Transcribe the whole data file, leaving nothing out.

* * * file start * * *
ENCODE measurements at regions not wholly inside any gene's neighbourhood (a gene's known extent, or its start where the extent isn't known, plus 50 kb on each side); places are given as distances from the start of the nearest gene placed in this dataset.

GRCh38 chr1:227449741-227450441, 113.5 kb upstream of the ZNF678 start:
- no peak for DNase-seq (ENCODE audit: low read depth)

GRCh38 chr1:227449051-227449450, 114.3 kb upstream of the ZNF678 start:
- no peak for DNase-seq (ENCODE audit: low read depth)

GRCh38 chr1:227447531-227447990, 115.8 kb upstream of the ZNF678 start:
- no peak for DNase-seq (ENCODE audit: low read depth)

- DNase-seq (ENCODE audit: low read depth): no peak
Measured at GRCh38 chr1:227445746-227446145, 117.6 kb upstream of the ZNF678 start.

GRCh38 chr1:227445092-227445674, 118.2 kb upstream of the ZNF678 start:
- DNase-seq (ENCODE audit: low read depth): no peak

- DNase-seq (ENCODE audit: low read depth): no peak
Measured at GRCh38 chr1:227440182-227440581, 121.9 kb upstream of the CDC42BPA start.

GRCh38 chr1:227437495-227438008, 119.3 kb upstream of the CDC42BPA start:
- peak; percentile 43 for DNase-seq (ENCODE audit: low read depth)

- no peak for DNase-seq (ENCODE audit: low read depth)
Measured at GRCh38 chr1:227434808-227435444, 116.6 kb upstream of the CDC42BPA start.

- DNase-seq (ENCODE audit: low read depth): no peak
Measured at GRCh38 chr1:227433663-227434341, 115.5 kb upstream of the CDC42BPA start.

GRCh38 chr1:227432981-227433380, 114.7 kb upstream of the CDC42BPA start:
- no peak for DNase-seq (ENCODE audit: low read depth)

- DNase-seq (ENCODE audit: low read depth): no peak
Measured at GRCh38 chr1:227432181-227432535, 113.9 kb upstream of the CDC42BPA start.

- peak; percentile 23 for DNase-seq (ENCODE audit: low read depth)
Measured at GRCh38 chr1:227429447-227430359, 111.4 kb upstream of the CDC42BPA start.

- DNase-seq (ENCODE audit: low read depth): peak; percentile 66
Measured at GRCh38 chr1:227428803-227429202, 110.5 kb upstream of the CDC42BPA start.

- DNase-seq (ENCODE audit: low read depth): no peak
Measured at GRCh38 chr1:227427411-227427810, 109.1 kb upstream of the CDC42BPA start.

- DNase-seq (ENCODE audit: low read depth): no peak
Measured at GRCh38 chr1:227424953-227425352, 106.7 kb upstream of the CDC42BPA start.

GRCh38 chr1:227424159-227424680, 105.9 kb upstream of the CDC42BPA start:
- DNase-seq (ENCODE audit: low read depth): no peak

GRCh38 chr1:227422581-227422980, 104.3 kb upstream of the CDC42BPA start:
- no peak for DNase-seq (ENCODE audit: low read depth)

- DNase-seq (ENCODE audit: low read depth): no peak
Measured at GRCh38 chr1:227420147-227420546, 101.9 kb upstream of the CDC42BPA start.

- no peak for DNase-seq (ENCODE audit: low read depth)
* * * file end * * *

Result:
ENCODE measurements at regions not wholly inside any gene's neighbourhood (a gene's known extent, or its start where the extent isn't known, plus 50 kb on each side); places are given as distances from the start of the nearest gene placed in this dataset.

GRCh38 chr1:227449741-227450441, 113.5 kb upstream of the ZNF678 start:
- no peak for DNase-seq (ENCODE audit: low read depth)

GRCh38 chr1:227449051-227449450, 114.3 kb upstream of the ZNF678 start:
- no peak for DNase-seq (ENCODE audit: low read depth)

GRCh38 chr1:227447531-227447990, 115.8 kb upstream of the ZNF678 start:
- no peak for DNase-seq (ENCODE audit: low read depth)

- DNase-seq (ENCODE audit: low read depth): no peak
Measured at GRCh38 chr1:227445746-227446145, 117.6 kb upstream of the ZNF678 start.

GRCh38 chr1:227445092-227445674, 118.2 kb upstream of the ZNF678 start:
- DNase-seq (ENCODE audit: low read depth): no peak

- DNase-seq (ENCODE audit: low read depth): no peak
Measured at GRCh38 chr1:227440182-227440581, 121.9 kb upstream of the CDC42BPA start.

GRCh38 chr1:227437495-227438008, 119.3 kb upstream of the CDC42BPA start:
- peak; percentile 43 for DNase-seq (ENCODE audit: low read depth)

- no peak for DNase-seq (ENCODE audit: low read depth)
Measured at GRCh38 chr1:227434808-227435444, 116.6 kb upstream of the CDC42BPA start.

- DNase-seq (ENCODE audit: low read depth): no peak
Measured at GRCh38 chr1:227433663-227434341, 115.5 kb upstream of the CDC42BPA start.

GRCh38 chr1:227432981-227433380, 114.7 kb upstream of the CDC42BPA start:
- no peak for DNase-seq (ENCODE audit: low read depth)

- DNase-seq (ENCODE audit: low read depth): no peak
Measured at GRCh38 chr1:227432181-227432535, 113.9 kb upstream of the CDC42BPA start.

- peak; percentile 23 for DNase-seq (ENCODE audit: low read depth)
Measured at GRCh38 chr1:227429447-227430359, 111.4 kb upstream of the CDC42BPA start.

- DNase-seq (ENCODE audit: low read depth): peak; percentile 66
Measured at GRCh38 chr1:227428803-227429202, 110.5 kb upstream of the CDC42BPA start.

- DNase-seq (ENCODE audit: low read depth): no peak
Measured at GRCh38 chr1:227427411-227427810, 109.1 kb upstream of the CDC42BPA start.

- DNase-seq (ENCODE audit: low read depth): no peak
Measured at GRCh38 chr1:227424953-227425352, 106.7 kb upstream of the CDC42BPA start.

GRCh38 chr1:227424159-227424680, 105.9 kb upstream of the CDC42BPA start:
- DNase-seq (ENCODE audit: low read depth): no peak

GRCh38 chr1:227422581-227422980, 104.3 kb upstream of the CDC42BPA start:
- no peak for DNase-seq (ENCODE audit: low read depth)

- DNase-seq (ENCODE audit: low read depth): no peak
Measured at GRCh38 chr1:227420147-227420546, 101.9 kb upstream of the CDC42BPA start.

- no peak for DNase-seq (ENCODE audit: low read depth)